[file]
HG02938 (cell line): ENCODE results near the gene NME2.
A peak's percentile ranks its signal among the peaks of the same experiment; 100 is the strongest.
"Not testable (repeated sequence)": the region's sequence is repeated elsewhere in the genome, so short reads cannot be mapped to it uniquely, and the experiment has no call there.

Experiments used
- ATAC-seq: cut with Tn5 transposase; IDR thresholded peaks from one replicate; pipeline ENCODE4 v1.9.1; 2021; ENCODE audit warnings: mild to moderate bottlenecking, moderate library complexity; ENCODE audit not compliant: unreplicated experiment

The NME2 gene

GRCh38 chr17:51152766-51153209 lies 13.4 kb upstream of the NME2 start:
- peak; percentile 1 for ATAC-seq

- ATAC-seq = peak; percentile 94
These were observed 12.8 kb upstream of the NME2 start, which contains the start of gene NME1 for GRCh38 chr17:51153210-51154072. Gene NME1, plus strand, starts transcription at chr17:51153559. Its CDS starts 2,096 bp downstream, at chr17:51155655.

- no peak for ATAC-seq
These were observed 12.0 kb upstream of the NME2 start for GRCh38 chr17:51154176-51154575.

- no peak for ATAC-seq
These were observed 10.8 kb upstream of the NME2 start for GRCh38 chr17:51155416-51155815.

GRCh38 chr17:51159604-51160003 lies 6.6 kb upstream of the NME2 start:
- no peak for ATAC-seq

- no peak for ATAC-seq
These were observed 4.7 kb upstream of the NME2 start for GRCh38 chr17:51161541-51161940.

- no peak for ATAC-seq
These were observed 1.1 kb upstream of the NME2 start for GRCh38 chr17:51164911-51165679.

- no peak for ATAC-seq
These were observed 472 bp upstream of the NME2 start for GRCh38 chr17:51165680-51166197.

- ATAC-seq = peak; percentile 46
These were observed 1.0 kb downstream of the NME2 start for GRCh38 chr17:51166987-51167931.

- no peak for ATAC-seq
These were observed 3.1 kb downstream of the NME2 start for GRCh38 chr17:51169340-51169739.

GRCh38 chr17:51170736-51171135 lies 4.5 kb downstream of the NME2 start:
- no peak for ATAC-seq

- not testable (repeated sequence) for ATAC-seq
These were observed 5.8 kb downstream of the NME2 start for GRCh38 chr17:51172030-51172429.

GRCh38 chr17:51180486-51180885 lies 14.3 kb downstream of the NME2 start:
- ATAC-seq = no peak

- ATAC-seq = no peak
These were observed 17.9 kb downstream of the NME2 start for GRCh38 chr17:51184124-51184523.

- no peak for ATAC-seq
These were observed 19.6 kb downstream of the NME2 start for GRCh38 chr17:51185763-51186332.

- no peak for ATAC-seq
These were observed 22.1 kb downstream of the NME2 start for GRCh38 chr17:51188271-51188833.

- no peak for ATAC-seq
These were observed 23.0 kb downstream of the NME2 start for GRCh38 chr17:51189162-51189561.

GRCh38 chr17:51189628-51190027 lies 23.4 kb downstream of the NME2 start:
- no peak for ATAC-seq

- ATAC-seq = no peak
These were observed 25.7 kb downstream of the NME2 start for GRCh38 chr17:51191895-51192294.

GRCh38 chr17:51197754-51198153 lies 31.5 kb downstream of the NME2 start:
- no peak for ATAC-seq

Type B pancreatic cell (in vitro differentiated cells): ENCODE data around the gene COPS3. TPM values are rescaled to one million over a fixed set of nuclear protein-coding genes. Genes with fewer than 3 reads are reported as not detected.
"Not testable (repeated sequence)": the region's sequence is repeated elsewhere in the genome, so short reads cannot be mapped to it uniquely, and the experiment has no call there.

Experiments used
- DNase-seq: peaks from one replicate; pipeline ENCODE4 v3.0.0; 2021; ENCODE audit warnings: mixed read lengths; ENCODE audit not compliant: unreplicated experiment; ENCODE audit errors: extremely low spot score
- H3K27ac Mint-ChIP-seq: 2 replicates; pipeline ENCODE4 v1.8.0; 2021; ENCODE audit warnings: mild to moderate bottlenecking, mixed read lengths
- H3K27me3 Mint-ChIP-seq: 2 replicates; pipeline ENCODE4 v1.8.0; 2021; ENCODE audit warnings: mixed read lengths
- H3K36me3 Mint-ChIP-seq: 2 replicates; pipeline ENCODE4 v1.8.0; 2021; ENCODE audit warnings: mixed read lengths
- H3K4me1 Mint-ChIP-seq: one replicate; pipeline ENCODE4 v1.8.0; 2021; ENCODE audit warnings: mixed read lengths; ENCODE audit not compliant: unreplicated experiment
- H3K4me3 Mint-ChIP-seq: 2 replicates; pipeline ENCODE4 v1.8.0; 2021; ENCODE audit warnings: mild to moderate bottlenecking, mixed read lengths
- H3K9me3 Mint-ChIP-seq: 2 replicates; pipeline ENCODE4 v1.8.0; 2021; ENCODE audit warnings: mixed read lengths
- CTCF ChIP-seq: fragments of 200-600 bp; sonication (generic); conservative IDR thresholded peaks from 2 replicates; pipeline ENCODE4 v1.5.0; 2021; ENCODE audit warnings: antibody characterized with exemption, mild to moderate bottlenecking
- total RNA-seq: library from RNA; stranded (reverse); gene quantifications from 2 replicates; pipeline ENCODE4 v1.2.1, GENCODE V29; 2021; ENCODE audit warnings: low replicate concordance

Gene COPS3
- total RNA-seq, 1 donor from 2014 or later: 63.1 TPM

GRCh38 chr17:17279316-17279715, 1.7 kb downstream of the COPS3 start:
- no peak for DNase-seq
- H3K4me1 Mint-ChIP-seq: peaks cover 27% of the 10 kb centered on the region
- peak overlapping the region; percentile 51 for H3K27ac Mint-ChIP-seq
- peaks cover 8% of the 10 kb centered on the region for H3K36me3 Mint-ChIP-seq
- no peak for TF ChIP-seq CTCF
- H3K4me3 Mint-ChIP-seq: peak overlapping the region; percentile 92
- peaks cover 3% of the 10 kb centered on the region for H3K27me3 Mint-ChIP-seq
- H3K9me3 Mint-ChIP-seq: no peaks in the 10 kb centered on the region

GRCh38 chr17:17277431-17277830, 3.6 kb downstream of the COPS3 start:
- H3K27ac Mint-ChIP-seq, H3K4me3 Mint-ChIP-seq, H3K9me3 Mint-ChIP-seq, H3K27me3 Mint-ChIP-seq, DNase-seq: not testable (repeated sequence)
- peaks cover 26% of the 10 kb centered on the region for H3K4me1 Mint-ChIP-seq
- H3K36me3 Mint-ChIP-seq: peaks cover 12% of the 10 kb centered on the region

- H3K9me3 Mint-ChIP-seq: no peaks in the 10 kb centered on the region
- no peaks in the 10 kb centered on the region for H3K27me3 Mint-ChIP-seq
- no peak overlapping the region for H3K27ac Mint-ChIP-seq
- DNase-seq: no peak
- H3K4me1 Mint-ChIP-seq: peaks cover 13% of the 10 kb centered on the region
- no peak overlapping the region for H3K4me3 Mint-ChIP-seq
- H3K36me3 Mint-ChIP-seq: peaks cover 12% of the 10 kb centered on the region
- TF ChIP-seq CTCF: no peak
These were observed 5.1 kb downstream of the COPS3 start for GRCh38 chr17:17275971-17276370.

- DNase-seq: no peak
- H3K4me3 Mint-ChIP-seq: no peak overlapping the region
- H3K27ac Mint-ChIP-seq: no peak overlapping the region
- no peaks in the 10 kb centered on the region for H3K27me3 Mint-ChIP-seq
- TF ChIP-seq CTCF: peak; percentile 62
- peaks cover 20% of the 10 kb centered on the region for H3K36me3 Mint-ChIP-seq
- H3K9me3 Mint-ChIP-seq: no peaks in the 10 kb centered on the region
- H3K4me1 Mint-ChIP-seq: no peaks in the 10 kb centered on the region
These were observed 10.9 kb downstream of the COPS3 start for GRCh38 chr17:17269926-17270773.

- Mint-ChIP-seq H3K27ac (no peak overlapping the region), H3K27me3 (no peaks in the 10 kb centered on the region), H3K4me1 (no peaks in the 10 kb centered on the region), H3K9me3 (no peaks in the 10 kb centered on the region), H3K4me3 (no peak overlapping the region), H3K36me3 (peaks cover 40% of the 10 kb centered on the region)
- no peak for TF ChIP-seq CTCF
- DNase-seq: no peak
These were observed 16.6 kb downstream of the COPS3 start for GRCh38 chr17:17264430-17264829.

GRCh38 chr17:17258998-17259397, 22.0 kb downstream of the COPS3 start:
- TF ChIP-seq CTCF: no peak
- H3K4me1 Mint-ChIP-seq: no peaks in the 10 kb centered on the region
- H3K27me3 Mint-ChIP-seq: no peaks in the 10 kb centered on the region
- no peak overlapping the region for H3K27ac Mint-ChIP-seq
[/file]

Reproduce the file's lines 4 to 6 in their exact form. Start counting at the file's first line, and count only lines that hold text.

Experiments used
- ATAC-seq: cut with Tn5 transposase; IDR thresholded peaks from one replicate; pipeline ENCODE4 v1.9.1; 2021; ENCODE audit warnings: mild to moderate bottlenecking, moderate library complexity; ENCODE audit not compliant: unreplicated experiment

The NME2 gene